IN PERSPECTIVE: Fairy tales for execs
Hirelings can spend money on TV ads and justify their actions, or they can spend money
on the Web and hand their bosses spreadsheets filled with precise click counts.
Most industries must sell products to customers – end of story. TV has to pull off a two-step few other industries must match; it has to sell one set of customers (viewers) a product (entertainment), and then it has to sell the first set of customers (viewers) to a completely different set of customers (advertisers).
Advertisers want to know precisely who those viewers are, but attempts to ascertain that information produces notoriously imprecise results. Certifying that those people (whoever they are) are in fact watching – rather than, say, fetching a bag of Funyuns from the kitchen – is not possible.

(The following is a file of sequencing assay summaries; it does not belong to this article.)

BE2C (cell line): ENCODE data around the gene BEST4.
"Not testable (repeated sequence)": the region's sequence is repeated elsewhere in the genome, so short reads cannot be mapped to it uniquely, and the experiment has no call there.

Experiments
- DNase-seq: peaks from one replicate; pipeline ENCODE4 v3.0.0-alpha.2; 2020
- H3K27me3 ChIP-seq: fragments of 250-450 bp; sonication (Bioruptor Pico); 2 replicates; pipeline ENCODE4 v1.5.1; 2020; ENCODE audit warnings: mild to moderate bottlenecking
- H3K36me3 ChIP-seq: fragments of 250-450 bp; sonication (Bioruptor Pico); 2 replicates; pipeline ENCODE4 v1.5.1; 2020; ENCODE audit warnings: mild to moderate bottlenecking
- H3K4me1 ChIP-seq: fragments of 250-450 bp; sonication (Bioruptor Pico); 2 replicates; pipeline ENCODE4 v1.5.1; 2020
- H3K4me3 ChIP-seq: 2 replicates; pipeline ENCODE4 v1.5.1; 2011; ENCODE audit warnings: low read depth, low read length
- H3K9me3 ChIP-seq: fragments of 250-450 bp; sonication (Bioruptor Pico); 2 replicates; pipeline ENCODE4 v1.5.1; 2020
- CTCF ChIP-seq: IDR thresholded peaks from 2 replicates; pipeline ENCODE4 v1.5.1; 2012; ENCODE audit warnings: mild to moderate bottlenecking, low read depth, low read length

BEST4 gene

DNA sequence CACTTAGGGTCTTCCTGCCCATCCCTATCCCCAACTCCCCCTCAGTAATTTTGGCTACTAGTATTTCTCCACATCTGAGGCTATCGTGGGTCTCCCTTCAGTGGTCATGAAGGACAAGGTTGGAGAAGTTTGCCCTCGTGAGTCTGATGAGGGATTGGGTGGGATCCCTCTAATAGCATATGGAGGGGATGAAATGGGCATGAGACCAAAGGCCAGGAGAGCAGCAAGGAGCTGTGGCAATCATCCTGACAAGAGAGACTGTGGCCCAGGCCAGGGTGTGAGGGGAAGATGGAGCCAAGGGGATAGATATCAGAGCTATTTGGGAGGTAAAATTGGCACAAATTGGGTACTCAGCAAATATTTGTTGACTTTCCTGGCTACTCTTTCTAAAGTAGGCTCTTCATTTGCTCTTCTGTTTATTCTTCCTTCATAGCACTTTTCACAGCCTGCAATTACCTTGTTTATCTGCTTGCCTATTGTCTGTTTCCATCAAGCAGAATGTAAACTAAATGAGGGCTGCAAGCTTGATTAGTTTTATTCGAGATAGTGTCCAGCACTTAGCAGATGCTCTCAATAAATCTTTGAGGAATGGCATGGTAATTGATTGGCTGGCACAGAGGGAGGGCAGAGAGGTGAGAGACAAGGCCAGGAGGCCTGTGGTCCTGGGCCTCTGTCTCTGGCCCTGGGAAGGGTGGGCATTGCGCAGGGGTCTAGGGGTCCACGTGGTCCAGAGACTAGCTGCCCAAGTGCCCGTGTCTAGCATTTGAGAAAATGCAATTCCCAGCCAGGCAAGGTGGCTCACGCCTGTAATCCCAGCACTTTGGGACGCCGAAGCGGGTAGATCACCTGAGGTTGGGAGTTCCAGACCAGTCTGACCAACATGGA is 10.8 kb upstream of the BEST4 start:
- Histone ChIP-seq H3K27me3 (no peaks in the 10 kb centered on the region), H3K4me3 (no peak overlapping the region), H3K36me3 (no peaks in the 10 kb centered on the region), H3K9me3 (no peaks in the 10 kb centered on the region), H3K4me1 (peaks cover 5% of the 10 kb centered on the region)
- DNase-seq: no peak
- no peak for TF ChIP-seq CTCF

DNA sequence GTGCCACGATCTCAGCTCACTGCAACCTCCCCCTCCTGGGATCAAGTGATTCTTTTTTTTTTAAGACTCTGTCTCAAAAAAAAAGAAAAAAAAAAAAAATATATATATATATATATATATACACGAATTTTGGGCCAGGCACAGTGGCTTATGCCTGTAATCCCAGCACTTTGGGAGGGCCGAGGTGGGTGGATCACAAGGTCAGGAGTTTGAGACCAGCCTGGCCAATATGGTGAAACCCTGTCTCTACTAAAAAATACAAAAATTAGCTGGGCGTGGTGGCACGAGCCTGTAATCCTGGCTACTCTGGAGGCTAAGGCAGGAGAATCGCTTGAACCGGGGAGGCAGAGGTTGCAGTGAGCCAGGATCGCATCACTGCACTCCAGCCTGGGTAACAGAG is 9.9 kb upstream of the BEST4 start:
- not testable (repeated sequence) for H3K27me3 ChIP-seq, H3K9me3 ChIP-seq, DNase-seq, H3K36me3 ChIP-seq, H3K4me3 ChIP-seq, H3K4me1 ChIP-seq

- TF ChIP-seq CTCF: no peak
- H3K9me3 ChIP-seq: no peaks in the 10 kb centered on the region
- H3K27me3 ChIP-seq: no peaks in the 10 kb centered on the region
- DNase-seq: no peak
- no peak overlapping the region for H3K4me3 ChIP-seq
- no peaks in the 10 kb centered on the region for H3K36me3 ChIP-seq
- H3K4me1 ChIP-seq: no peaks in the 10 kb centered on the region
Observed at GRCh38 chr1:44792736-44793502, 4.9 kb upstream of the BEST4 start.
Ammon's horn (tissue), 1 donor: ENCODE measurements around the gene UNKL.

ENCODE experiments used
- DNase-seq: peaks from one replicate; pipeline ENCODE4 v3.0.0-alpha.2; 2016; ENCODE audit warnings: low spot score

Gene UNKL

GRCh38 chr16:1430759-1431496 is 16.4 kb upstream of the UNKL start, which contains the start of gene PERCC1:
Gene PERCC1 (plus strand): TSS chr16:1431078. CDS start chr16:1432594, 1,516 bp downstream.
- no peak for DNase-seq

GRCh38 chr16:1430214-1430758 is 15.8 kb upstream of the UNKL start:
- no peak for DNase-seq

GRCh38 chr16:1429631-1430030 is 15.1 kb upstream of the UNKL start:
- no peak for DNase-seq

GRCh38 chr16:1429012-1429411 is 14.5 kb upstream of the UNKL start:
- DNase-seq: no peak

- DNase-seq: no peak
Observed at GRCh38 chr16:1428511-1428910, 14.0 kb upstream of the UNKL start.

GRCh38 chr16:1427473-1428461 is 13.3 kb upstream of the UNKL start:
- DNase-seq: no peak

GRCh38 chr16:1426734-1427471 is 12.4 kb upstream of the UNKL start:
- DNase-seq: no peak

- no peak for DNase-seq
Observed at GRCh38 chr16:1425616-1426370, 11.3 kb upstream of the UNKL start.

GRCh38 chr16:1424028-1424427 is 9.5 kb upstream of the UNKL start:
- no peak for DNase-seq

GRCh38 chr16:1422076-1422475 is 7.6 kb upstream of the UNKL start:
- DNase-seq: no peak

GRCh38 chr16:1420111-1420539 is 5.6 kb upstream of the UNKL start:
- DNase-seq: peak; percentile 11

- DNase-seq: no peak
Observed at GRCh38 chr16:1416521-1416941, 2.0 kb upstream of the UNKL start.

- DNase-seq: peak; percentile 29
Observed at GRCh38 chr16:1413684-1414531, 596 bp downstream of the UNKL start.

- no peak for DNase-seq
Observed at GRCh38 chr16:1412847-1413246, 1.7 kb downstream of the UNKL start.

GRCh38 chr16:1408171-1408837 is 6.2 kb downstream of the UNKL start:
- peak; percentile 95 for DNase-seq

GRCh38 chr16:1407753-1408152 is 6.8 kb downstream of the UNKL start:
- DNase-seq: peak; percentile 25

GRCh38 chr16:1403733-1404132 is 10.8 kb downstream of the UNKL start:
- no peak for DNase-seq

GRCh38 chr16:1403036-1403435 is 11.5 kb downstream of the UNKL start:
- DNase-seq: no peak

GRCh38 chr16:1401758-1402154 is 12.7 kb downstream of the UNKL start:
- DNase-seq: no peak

But today’s executives want results, by gum. Their nervous hirelings have a choice: they can spend money on TV ads and justify their actions with polling and extrapolation, or they can spend money on the Web and hand their bosses spreadsheets filled with precise click counts.
But there is mounting evidence that Web-based advertising in the consumer market is ineffective beyond search-related ads, which make money mostly for the company providing the search engine. Otherwise, consumer Web ad response is dismal. Web publishers are flailing for effective ad vehicles. The ad market is still up for grabs.
Pay TV services can’t afford to merely emulate the Web, because there’s mounting evidence that what the Web is offering today is ultimately inadequate. Pay TV has to do much, much better, and if you read Mike Robuck’s story, “Wanting to be just like the Web” (page 14), you’ll get a glimpse of how cable is preparing to do just that.
Canoe Ventures, relying on EBIF and tru2way technology, is preparing to deliver the appropriate ads to a precisely targeted audience. The best of these ads are likely to invite interaction, which will prove a viewer is watching and is engaged.
That’s the way I see it. What’s your opinion?